When he explains this to you, in his desire for open honesty, intense lingering feelings about his past sexual attitudes may still hover about. Shame will be the most powerful of those feelings. He must feel the lines of communication are open and that he is able to express his early attitudes to best determine what he currently considers healthy. His part requires courage and a trust in you, his partner. Your part is nearly impossible. You cannot take his sexual feelings towards you personally, as they were developed in an unhealthy manner. He needs to explore his sexual desires in sexual moments.

You two can do some of this exploration in counseling or talking outside of having sex, however his most intense vulnerability will occur during sex. When you are cuddling, having foreplay, during intercourse or after sex he may have the hardest time explaining what he's thinking and feeling.

If you're both ready to begin a new process of equal sharing about your fears, please start with one person being the focus of attention every other sexual encounter. You're not asking your man to perform. Relax. Both of you simply need to know he is responsible to help you understand what he wants and what he is thinking and feeling. This is not an opportunity to teach, you're simply searching for insight. Perhaps, he's able to perceive even the slightest bit of judgment. He is working to reconcile deep felt conflicts of not wanting to feel dominated by you and not wanting to dominate you. Remember, many of his early formed sexual attitudes included men being dominate of women.

Just to complicate this further, males have more testosterone floating around in their systems; testosterone tends to make them more aggressive, thus seeking a feeling of dominance. Those early formed sexual attitudes seem to go along with their bodily feelings. He wants to feel as though he can say, "Right then, when we touched like that, I felt like hiding," or "being dominate," or "turned on," or "turned off" without it hurting your sex lives. He may not know he wants to explore these contradictions inside himself.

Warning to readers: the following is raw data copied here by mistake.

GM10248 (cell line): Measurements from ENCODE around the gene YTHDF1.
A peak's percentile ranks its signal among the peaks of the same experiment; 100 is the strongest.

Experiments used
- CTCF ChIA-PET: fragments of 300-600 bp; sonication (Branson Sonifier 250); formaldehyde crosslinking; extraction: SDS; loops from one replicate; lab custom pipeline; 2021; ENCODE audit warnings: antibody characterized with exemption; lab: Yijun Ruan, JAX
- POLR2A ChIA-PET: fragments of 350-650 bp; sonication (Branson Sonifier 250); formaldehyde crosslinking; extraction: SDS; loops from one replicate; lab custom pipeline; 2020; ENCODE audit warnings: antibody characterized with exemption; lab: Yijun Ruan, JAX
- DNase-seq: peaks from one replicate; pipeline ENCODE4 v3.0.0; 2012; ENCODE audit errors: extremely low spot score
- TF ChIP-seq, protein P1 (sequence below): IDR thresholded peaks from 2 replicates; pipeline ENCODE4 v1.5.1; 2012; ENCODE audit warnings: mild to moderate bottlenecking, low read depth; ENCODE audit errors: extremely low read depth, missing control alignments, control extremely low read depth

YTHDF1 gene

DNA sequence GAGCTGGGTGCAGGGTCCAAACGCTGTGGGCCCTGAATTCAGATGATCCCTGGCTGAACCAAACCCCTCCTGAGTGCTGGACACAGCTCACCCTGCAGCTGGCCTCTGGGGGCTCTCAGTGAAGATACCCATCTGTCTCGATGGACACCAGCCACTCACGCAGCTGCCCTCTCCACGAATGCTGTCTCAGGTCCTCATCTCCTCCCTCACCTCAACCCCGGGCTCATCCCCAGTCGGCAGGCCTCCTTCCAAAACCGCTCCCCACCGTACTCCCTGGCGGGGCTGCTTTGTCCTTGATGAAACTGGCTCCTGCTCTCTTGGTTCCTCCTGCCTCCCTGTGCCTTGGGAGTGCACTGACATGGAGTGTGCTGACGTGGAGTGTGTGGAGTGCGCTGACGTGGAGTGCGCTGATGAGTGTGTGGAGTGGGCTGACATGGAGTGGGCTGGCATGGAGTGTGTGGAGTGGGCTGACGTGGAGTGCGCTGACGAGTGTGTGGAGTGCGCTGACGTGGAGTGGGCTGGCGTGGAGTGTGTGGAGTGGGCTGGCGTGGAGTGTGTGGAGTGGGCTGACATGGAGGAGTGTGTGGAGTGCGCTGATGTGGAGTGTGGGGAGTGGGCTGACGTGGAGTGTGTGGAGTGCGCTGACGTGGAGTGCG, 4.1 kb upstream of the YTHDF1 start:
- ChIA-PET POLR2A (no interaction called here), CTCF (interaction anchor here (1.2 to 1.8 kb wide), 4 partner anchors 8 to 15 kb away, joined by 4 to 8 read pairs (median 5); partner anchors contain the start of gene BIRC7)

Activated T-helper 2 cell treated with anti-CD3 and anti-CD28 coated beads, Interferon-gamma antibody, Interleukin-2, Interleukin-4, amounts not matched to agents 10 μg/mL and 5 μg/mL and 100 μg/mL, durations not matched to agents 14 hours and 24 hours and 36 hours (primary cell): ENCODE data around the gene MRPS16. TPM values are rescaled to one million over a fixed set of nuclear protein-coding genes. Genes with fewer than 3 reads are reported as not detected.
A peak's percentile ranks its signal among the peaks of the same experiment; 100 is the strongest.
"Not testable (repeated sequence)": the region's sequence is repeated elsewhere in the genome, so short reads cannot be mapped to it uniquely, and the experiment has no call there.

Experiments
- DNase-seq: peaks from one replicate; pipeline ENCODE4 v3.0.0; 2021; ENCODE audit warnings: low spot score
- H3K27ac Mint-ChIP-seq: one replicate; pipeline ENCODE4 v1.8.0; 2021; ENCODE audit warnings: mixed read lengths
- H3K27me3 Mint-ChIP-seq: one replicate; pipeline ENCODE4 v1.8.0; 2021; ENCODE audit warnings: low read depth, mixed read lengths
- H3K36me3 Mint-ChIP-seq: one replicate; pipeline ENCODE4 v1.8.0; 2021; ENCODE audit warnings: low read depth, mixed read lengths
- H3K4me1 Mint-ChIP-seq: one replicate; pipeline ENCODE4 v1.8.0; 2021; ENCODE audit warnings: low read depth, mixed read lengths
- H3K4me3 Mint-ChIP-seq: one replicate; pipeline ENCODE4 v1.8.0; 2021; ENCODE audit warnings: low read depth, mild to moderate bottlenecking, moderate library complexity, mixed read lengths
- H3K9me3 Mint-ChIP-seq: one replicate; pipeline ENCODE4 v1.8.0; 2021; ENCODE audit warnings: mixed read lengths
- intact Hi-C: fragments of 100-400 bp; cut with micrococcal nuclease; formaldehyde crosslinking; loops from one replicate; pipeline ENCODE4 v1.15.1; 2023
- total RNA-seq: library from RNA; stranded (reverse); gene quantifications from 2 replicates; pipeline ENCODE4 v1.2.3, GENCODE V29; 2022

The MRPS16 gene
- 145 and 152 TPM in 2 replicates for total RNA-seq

The next encounter you will provide a loving example of asking for what you want. You will tell him some hidden part of your sexual attitude after being sure he knows you don't mean it towards him and you're NOT trying to teach him better lovemaking. You're just being intimate by showing him more about your vulnerability.

You can use the alternating roles as long as you'd like. You may set up ways to communicate more naturally immediately. Or, you may find it helpful to use this process for years. Any way you do this will be uniquely tailored to you two. Hold warm, loving image of your partner in both roles.

Bill Maier, LCSW has more writings about softening shame on his website: Please feel free to contact him for further information about Attachment, Neuroscience and Applied Psychoanalytic approaches to change.